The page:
Log In

Borden Parker Bowne

Philosopher , metaphysician

American philosopher and metaphysician whose ideas were influential in liberal theological thought of the first half of the 20th century, and in the Methodist Church.

Background

Bowne, Borden Parker was born on January 14, 1847 in Leonardville.

Education

Bowne continued his studies in Germany, where he was influenced by the idealism of Hermann Lotze, a philosophy Bowne was to develop in a form called personalism.

Career

He taught metaphysics, ethics, and philosophy of religion at Boston University in its school of theology.

New York University. 1875-1876;Professor of Philosophy, Boston University.1876-1910. where he also served as Dean of the Graduate School of Arts and Sciences, 1888—1910.

Achievements

  • A philosophy Bowne was to develop in a form called personalism.

Works

  • Other Work

    • Main publications:( 1874) The Philosophy of Herbert Spencer, New York: Nelson & Phillips.(1879) Studies in Theism, New York: Phillips & Hunt.(1882) Metaphysics, revised edition. New York: Harper & Bros, 1898.(1886) Introduction to Psychological Theory, New York: Harper.(1887) Philosophy of Theism. New York: Harper & Bros.(1887) Theism, New York: Harper & Bros (a revised and expanded edn. of Philosophy of Theism).(1892) The Principles of Ethics. New York: Harper & Bros.(1896) The Christian Revelation, Cincinnati: Jennings & Pye.(1897) Theory of Thought and Knowledge, New York: Harper & Bros.(1899) The Christian Life. Cincinnati: Curts & Jennings.(1900) The Atonment, Cincinnati: Curts & Jennings.(1905) The Immanance of God, Boston: HoughtonMifflin.(1908) Personalism, Boston: Houghton Mifflin.(1909) Studies in Christianity, Boston: Houghton Mifflin.(1910) The Essence of Religion, Boston: Houghton Mifflin (posthumous).(1912) Kant and Spencer, Boston: Houghton Mifflin (posthumous, edited from student notes).Secondary literature:Brightman. Edgar S. (1927) ‘ Personalism and the influence of Bowne’, in E. S. Brightman (ed.). Proceedings of the Sixth International Congress of Philosophy, New York and London: Longmans Green & Company, pp. 161-7.McConnell, Francis John (1929) Borden Parker Bowne: His Life and his Philosophy, Cincinnati: Curts & Jennings (includes bibliography).Steinkraus. Warren E. (1960) ‘A century of Bowne’s theism’, Idealist Forum (Boston) 18: 11-16.Founder of the Boston School of personalism, Bowne formulated his position through criticism of Herbert Spencer, whose synthetic philosophy failed to reach a positive interpretation of God and whose explanation of persons was cast in physiological terms. Bowne found a connection between these two features of Spencer’s system. As a result of them the system was a ‘miracle of confusion and absurdity'. The natural processes of evolution cannot be explained without teleology: ‘Assume a controlling purpose, and all becomes luminous and intelligible’ (1874, p. 254)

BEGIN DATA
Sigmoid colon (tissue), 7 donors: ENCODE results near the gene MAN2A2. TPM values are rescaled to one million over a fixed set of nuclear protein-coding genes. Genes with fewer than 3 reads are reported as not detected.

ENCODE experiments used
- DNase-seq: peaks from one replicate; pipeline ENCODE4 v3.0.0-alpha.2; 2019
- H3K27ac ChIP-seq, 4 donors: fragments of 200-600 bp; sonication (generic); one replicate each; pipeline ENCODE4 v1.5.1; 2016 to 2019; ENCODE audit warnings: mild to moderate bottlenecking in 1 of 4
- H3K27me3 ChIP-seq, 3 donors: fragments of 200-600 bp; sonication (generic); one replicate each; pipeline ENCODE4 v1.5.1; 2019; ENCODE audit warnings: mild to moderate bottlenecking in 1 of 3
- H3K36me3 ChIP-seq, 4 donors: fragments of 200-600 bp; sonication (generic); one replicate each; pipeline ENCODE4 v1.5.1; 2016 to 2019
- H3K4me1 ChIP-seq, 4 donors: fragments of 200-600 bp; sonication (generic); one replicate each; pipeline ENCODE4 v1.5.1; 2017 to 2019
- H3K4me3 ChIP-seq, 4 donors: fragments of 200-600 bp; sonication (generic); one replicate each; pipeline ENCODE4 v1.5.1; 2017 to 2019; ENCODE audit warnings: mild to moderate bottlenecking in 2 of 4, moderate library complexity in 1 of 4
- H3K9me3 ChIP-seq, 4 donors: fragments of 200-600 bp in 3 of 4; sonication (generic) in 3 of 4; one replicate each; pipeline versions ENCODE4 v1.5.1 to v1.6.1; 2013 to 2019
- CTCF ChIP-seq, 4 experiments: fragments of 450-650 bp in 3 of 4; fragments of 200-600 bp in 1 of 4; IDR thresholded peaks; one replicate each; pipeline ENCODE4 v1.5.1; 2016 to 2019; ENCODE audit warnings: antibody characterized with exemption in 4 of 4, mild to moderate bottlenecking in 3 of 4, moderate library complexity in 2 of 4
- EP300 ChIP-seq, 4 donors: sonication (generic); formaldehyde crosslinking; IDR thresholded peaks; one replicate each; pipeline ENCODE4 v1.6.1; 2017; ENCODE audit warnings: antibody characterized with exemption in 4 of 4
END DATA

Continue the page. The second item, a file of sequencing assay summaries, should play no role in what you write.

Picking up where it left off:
Views

Founder of the Boston School of personalism, Bowne formulated his position through criticism of Herbert Spencer, whose synthetic philosophy failed to reach a positive interpretation of God and whose explanation of persons was cast in physiological terms. Bowne found a connection between these two features of Spencer’s system. As a result of them the system was a ‘miracle of confusion and absurdity'.

The natural processes of evolution cannot be explained without teleology: ‘Assume a controlling purpose, and all becomes luminous and intelligible’. And mind cannot be explained by brain processes since ‘a mechanical motion of brain-molecules is no explanation of a thought’. Logic requires one to go beyond Spencer to the ‘postulate of an ever-ruling, ever-active spiritual power’, and to accept experience as qualitative and normative.

These conclusions reflect Lotze’s view that spirit controls mechanism both within nature and within ourselves, and that reality is saturated with value.

Bowne drew the conclusion that the controlling purpose within nature and ourselves is best understood as ‘person’. Although he used the term ‘soul’, the emphasis on person allowed him to stress our interactions with each other and with God. We are directly aware of a reality beyond finite persons, whose phenomena we categorize

according to our needs.

It is more parsimonious to think of this reality as the energy of a cosmic Person than as an independent, material system. Throughout Bowne’s work the options are theism or positivism, and theism always wins out, lrnPersonalism giving way to personalism.

Thinking, feeling, willing persons are centres °f freedom, and thus cannot be either material constructs or modes of the divine. As early as 1887 Bowne had argued that ‘the soul is real’ and its continued existence is to be presumed.

Without human freedom, he held, knowledge would be "^possible. He emphasized the ethical element in rel'gion, showing how the natural instincts, appetites and passions can develop into higher forms. His interpretations of Christianity were for |he most part translations of theological positions into their personalistic equivalences.

Brightman (1927) ended his critical appreciation by saying that Bowne’s personalism ‘is a way of understanding experience which will always have to be reckoned with, and which opposing views will have to consider’.

The perspectives of Personalism, developed by Bowne and his followers in the first third of the twentieth century, continued to exert influence past mid-century. Sources: A. C. Knudsen (1949) The Philosophy of Personalism, Boston: Boston UP.

Interests

  • Other Interests

    Philosophy of religion.